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Think in patterns

North-South bid optimistically to Game despite only holding 21 points. But West was no Sherlock Holmes and his uninspired defence allowed the contract to make.

South Deals
N-S Vul
9 7 6
7 4
Q 8 4
K Q 10 8 6
J 10
Q 10 2
A K 5 3 2
9 5 2
W   E
Q 4 3
J 6 5
J 9 6
A J 7 3
A K 8 5 2
A K 9 8 3
10 7
West North East South
      1 ♠
Pass 1 N Pass 2 
Pass 2 ♠ Pass 3 
Pass 4 ♠ Pass Pass

West led  A which held the trick, East following with  6. He followed with  K, East playing  9. Hoping East had no s remaining, West continued with  2. Dummy’s  Q won and declarer discarded ♣ 4. He cashed  AK, trumped  3 with ♠ 6 and so established his long ♠s; he then cashed his ♠ AK and claimed the remainder, conceding just one trick to ♠ Q. West could have defeated the contract by switching to a ♣ after cashing  AK. How should he have known?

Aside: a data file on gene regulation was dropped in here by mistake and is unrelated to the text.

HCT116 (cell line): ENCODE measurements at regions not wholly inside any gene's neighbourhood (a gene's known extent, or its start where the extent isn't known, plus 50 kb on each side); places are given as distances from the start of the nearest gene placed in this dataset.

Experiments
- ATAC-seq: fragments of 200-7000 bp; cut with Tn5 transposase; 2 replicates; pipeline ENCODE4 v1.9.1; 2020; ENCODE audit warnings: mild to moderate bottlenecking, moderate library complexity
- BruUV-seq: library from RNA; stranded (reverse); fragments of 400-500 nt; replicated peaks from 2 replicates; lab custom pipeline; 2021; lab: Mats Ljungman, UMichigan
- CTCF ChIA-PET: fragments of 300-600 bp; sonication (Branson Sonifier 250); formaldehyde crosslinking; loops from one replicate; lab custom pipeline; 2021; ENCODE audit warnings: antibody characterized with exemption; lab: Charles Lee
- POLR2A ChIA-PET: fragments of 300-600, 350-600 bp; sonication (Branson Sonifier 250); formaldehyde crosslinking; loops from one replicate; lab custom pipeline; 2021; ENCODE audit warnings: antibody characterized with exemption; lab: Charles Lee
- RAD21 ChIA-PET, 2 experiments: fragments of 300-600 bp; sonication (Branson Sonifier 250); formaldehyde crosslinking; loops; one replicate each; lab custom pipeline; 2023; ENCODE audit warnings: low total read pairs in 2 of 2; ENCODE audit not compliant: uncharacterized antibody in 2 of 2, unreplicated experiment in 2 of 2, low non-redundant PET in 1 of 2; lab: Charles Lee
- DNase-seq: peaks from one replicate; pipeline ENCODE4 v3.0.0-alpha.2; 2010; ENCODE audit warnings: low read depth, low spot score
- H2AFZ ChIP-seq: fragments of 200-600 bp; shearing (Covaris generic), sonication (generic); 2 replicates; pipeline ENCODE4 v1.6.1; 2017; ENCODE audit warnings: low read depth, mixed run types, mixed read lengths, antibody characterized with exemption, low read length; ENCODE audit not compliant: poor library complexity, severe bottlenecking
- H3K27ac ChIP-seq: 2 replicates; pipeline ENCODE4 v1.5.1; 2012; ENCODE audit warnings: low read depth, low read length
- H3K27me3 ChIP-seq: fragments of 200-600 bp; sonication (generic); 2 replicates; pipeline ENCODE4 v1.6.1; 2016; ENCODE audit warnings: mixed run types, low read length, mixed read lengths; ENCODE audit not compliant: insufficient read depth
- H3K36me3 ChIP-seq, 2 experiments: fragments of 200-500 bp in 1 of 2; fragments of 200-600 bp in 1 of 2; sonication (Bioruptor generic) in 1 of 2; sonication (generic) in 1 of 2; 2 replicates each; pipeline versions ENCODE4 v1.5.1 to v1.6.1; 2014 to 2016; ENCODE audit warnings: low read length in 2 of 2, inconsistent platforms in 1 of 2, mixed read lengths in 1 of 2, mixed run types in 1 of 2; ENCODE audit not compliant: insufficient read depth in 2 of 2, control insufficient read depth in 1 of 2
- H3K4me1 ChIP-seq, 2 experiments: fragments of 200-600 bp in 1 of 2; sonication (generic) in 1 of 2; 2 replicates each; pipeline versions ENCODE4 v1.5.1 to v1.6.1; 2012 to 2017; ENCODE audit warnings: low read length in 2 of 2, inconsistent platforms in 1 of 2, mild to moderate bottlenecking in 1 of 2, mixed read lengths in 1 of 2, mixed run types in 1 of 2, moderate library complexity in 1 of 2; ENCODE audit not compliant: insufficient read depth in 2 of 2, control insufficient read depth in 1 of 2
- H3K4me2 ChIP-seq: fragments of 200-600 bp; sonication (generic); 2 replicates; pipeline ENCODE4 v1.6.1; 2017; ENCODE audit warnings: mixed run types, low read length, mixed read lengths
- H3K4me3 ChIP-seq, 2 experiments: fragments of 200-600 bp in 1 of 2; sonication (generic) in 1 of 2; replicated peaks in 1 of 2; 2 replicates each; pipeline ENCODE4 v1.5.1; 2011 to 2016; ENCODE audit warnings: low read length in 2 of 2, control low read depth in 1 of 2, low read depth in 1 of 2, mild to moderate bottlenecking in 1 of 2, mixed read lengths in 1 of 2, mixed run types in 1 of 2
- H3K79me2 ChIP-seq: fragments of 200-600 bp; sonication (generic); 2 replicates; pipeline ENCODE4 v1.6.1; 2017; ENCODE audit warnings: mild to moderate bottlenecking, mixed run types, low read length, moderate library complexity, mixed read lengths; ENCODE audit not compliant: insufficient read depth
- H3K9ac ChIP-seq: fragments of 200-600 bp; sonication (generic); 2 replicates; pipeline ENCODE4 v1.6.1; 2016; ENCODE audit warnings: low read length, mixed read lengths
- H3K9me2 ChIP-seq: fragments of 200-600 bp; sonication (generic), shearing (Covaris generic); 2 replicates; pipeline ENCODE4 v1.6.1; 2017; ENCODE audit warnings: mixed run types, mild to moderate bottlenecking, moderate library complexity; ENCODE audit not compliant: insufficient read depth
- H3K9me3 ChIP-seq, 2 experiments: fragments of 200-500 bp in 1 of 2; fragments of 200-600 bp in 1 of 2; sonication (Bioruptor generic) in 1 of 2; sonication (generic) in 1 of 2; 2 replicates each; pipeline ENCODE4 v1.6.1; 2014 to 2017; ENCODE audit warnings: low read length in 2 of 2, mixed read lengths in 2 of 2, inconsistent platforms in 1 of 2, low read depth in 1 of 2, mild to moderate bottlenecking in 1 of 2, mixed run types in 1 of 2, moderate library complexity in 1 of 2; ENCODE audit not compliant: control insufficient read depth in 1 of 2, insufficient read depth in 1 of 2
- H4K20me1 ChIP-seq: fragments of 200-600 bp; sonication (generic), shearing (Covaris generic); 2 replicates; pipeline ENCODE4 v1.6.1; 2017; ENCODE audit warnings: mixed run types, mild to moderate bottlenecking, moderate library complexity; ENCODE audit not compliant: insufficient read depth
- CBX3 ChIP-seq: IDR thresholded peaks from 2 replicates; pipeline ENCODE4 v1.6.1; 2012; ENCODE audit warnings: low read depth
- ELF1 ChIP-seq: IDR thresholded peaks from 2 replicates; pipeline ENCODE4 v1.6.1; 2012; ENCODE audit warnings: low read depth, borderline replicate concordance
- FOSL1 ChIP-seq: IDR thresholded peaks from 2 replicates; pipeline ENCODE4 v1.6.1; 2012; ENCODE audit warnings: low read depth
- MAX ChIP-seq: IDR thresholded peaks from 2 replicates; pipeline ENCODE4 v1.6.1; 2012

East had played first  6 then  9 under  AK. If he had only held a doubleton , he would signalled encouragement by playing first  9 then  6. So West should have known that it was declarer who held the doubleton . Why should West have switched specifically to ♣s, looking at such strength in the dummy? Declarer had opened the bidding 1 ♠, then rebid s. Such a sequence indicates 5-5 in the two suits, leaving just three other cards. Two of them have been revealed as s, therefore he has a singleton ♣. West must lead a ♣ immediately or else declarer will discard it in dummy’s  Q (as he did). East will win ♣ A and later score ♠ Q to defeat the contract.

ANDREW’S TIP: Work out declarer’s hand-pattern using clues from the bidding and the play to date.


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